The Sense of an Ending, winner of the 2011 Man Booker Prize, might be — paradoxically — Julian Barnes' slenderest and most emotionally forthcoming book to date. It's the story of Tony Webster, a retiree in his 60s, who learns that the mother of his college girlfriend, Veronica, has left him a bequest, which sets off a chain reaction. Tony tracks down Veronica and other long-forgotten classmates — including the inscrutable Adrian. To his horror, he discovers that he had cruelly wounded his friends years ago, and he must now radically revise who he thinks he is. In Barnes' previous novels and short stories, emotion has been stifled, concealed or tucked behind technical devices (as in Flaubert's Parrot); but in this latest book, feeling is laid bare and imbued into Barnes' long-standing intellectual preoccupations with authorship, authenticity and mortality.
NPR book critic and former librarian Nancy Pearl says she found Michael Parker's seventh book, The Watery Part of the World, "all but impossible to put down." She explains, "Parker's novel takes off from the two historical facts it's grounded in: In 1813, Theodosia, Aaron Burr's beloved daughter, who was married to the governor of South Carolina, disappeared off the coast of North Carolina while she was traveling by ship to New York to see her father. 150 years later, the remaining three residents of a tiny North Carolina barrier island decide to leave their homes and property and move to the mainland. Through the lives of its characters, this elegantly written tale reflects on the nature of race, love, regret, dependence, fear, sorrow, honor and envy — the eternal challenges of being human. The characters, even the minor ones, are fully formed, the setting is so vividly described that you feel you know it intimately, and Parker's writing is purely wonderful."
In The Year of Magical Thinking, writer Joan Didion contemplated how the rituals of everyday life were fundamentally altered after her husband died suddenly in 2003. The book was published in 2005, just months after Didion's only child, her daughter, Quintana Roo, died at age 39 from complications of pneumonia. Didion pieces together her memories of her daughter's life and death in her new book, Blue Nights. For Didion, Quintana's months-long illness brought back the fears she had as a new parent. "She was adopted and she had been given to me to take care of," Didion tellsFresh Air's Terry Gross. "And I had failed to do that. So there was a huge guilt at work." NPR book critic Lawrence Frascella sums up, "There is an aching desperation in this book's need to reach some sort of shattering revelation about mortality. And this determination — this ferocity — more than compensates for Didion's sometimes suffocating self-consciousness."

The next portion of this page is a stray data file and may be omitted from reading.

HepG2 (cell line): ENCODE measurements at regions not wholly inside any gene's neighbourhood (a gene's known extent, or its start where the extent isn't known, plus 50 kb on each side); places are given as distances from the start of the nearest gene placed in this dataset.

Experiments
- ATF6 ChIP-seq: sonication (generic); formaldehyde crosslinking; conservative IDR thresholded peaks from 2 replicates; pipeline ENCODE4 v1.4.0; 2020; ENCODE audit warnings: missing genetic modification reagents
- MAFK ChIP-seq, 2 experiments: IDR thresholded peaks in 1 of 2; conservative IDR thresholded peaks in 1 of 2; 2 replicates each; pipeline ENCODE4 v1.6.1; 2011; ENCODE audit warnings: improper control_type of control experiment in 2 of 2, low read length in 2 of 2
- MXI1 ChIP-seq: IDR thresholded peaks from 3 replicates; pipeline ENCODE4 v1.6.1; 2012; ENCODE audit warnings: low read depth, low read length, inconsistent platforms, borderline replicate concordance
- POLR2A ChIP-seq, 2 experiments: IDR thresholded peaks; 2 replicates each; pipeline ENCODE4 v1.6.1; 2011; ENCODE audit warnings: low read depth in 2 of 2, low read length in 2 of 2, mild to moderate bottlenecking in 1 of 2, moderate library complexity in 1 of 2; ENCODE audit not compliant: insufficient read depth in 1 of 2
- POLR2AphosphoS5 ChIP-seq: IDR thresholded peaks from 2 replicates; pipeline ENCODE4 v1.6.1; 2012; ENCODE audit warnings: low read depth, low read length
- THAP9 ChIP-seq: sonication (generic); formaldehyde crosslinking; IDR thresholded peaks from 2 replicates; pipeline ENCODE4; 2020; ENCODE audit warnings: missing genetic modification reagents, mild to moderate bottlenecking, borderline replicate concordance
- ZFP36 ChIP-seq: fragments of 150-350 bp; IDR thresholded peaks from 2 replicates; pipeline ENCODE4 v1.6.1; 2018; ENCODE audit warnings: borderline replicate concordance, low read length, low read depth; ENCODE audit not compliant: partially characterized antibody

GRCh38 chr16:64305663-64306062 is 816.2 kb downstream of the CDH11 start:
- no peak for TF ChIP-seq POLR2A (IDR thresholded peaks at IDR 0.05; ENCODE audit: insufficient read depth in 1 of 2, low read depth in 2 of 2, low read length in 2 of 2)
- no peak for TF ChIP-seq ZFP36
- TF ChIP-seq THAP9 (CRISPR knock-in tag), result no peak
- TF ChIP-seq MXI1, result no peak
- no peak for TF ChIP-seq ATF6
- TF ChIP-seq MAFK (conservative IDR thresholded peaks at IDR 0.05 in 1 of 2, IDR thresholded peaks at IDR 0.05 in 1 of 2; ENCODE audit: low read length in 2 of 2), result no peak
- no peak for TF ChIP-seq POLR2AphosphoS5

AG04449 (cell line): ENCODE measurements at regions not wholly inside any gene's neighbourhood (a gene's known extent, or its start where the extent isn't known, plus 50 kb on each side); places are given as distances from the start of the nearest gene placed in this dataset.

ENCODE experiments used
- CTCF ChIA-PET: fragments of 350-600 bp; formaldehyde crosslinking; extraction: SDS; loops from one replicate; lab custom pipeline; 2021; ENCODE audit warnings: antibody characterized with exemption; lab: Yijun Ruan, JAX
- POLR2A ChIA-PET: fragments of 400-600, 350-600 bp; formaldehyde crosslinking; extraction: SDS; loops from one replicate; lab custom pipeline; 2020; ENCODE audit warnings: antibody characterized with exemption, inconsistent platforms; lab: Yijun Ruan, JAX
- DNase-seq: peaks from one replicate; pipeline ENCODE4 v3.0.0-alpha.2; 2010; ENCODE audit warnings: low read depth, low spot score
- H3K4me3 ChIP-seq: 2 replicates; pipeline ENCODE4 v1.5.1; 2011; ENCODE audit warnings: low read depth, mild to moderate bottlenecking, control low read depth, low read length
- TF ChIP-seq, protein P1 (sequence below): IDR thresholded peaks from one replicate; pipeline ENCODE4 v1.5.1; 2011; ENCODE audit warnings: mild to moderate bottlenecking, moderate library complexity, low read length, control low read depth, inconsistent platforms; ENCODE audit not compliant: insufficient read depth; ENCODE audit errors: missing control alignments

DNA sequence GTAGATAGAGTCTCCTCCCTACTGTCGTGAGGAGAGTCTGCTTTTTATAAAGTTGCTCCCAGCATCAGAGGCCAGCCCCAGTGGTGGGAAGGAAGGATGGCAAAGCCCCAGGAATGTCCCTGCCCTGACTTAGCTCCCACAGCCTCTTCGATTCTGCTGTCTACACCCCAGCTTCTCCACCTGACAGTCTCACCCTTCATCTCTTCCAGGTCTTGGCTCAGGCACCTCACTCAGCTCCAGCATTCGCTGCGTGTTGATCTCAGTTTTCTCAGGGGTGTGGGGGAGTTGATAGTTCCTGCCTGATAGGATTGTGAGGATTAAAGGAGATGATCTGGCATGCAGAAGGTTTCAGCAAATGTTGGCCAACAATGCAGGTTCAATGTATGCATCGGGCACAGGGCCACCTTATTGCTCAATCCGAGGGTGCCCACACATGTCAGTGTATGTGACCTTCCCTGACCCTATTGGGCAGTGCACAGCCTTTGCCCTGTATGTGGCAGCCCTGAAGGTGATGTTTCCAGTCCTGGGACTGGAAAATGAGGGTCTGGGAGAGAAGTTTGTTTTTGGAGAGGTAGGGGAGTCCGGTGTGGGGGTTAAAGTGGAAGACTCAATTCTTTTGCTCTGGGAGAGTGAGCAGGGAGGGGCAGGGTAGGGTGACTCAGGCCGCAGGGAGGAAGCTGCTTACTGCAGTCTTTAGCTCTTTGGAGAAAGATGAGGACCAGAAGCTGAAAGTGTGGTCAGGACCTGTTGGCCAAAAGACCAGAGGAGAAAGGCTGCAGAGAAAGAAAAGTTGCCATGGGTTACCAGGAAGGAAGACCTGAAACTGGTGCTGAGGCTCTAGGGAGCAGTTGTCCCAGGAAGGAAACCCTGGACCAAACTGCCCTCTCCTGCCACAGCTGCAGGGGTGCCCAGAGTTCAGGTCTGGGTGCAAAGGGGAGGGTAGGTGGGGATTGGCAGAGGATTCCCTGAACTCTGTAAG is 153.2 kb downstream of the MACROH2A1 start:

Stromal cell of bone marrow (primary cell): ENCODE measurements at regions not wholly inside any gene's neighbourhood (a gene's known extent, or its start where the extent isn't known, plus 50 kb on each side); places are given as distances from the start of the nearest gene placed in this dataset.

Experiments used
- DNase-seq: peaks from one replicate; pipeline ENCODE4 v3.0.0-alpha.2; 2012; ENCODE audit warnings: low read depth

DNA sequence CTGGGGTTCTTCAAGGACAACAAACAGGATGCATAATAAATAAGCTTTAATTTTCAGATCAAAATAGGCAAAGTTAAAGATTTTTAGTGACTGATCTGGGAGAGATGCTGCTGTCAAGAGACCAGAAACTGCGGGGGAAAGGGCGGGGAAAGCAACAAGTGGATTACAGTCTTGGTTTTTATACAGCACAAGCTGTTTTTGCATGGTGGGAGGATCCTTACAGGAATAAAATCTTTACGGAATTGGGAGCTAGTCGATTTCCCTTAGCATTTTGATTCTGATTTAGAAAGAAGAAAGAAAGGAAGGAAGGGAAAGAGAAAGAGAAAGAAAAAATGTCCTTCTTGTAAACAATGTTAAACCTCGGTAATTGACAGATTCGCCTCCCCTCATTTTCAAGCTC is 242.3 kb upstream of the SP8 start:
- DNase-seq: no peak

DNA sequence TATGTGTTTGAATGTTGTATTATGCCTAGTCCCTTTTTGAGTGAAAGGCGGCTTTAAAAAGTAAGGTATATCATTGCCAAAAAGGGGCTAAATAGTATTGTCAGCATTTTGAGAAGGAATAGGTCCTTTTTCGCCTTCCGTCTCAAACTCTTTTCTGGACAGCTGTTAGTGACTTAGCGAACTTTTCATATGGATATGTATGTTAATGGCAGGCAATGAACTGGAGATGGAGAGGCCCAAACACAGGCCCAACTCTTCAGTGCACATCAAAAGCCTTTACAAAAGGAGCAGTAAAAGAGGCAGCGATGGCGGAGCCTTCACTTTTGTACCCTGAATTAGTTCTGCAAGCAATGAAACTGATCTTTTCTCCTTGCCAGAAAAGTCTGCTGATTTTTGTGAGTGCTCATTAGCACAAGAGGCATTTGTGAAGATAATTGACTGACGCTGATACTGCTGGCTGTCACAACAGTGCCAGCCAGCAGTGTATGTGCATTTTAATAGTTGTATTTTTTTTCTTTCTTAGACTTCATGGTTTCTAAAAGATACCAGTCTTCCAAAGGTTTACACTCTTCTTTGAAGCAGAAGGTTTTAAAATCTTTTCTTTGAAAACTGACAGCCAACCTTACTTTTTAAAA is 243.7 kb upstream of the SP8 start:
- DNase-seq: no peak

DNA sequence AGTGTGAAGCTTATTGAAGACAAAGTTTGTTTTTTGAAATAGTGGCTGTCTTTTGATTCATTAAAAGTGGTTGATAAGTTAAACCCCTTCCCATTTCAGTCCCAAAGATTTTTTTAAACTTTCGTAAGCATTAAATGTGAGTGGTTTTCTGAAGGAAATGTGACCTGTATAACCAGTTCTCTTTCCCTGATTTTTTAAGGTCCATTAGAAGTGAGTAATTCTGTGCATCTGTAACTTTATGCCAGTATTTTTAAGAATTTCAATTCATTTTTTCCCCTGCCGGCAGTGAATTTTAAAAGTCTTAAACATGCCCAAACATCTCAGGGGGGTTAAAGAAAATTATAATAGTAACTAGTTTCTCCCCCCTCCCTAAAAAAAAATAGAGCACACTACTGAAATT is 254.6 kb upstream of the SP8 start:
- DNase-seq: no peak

When it comes to boxing, few can claim to have been both feared in the ring and loved outside it like Sugar Ray Leonard. He won a gold medal at the 1976 Olympics. In two decades as a professional boxer, he became a champion in five different weight divisions. He's also credited with keeping boxing relevant to a new generation of fans. But behind that bankable personality and magical smile was a far more complicated personal story, which comes out in Leonard's new autobiography, The Big Fight. Leonard tells NPR's Michel Martin that what distinguishes a great fighter from a fighter is the will to win. "It's that individual who's able to reach down into that hidden reservoir of strength that we all have but rarely activate," he says. He also sharply recalls the physical pain he bore inside the ring: "It's like someone sticking an ice pick in your hands. You either quit or you continue. Then all of a sudden, it's something you live with. It's excruciating, paralyzing pain, but in the end, you get through the day."
Your brain doesn't like to keep secrets. Writing down secrets in a journal or telling a doctor your secrets actually decreases the level of stress hormones in your body, according to studies at the University of Texas, Austin. Keeping a secret, meanwhile, creates stress hormones, which your brain doesn't like. So when you have a secret, the part of your brain that wants to share it is constantly fighting with the part of your brain that wants to keep the information hidden, says neuroscientist David Eagleman. Eagleman's new book, Incognito, examines the unconscious part of our brains — the complex neural networks that are constantly fighting one another and influencing how we act, the things we're attracted to and the thoughts that we have. He tellsFresh Air's Terry Gross, "All of our lives — our cognition, our thoughts, our beliefs — all of these are underpinned by these massive lightning storms of [electrical] activity [in our brains], and yet we don't have any awareness of it."
Charlotte Abbott edits "New in Paperback." A contributing editor for Publishers Weekly, she also leads a weekly chat on books and reading in the digital age every Friday from 4-5 p.m. EDT on Twitter. Follow her at @charabbott or check out the #followreader hashtag.